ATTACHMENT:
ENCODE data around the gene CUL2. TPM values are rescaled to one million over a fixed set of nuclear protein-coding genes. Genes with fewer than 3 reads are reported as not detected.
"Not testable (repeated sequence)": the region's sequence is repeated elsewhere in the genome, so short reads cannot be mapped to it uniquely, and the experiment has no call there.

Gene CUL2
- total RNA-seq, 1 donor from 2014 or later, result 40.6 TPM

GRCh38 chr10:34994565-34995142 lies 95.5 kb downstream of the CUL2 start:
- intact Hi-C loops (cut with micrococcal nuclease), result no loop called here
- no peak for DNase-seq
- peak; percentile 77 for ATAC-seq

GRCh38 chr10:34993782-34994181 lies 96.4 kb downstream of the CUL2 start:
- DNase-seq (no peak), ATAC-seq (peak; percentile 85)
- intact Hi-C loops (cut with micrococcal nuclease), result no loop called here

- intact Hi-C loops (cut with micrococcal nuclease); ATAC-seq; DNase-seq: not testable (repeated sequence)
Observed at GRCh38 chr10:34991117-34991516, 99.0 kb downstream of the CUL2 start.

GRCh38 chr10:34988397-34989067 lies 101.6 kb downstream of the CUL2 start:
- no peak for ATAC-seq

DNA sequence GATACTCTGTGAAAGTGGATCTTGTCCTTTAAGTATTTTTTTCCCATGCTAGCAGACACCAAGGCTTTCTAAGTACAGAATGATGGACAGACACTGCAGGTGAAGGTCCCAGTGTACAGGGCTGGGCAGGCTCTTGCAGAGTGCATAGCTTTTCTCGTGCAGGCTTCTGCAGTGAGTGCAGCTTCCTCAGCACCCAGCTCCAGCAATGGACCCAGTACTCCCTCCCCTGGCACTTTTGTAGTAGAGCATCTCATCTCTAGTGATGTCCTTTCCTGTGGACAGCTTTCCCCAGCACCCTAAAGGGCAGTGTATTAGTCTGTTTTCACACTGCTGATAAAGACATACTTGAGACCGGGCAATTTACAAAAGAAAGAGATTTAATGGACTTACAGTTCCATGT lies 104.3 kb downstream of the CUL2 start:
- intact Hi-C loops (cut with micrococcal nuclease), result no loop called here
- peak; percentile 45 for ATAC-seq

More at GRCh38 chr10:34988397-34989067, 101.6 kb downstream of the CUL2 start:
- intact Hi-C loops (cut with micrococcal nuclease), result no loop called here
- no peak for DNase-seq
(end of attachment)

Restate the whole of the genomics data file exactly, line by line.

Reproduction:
ENCODE data around the gene CUL2. TPM values are rescaled to one million over a fixed set of nuclear protein-coding genes. Genes with fewer than 3 reads are reported as not detected.
"Not testable (repeated sequence)": the region's sequence is repeated elsewhere in the genome, so short reads cannot be mapped to it uniquely, and the experiment has no call there.

Gene CUL2
- total RNA-seq, 1 donor from 2014 or later, result 40.6 TPM

GRCh38 chr10:34994565-34995142 lies 95.5 kb downstream of the CUL2 start:
- intact Hi-C loops (cut with micrococcal nuclease), result no loop called here
- no peak for DNase-seq
- peak; percentile 77 for ATAC-seq

GRCh38 chr10:34993782-34994181 lies 96.4 kb downstream of the CUL2 start:
- DNase-seq (no peak), ATAC-seq (peak; percentile 85)
- intact Hi-C loops (cut with micrococcal nuclease), result no loop called here

- intact Hi-C loops (cut with micrococcal nuclease); ATAC-seq; DNase-seq: not testable (repeated sequence)
Observed at GRCh38 chr10:34991117-34991516, 99.0 kb downstream of the CUL2 start.

GRCh38 chr10:34988397-34989067 lies 101.6 kb downstream of the CUL2 start:
- no peak for ATAC-seq

DNA sequence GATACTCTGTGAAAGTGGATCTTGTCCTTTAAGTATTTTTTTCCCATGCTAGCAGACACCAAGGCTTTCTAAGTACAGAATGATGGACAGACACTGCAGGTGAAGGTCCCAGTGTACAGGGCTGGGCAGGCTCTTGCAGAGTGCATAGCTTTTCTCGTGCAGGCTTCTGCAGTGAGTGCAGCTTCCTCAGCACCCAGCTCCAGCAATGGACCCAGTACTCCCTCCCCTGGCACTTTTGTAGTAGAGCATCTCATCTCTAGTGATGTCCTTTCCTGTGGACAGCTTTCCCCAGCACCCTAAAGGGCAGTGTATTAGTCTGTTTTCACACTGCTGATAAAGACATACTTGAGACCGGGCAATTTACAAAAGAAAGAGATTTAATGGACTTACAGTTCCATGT lies 104.3 kb downstream of the CUL2 start:
- intact Hi-C loops (cut with micrococcal nuclease), result no loop called here
- peak; percentile 45 for ATAC-seq

More at GRCh38 chr10:34988397-34989067, 101.6 kb downstream of the CUL2 start:
- intact Hi-C loops (cut with micrococcal nuclease), result no loop called here
- no peak for DNase-seq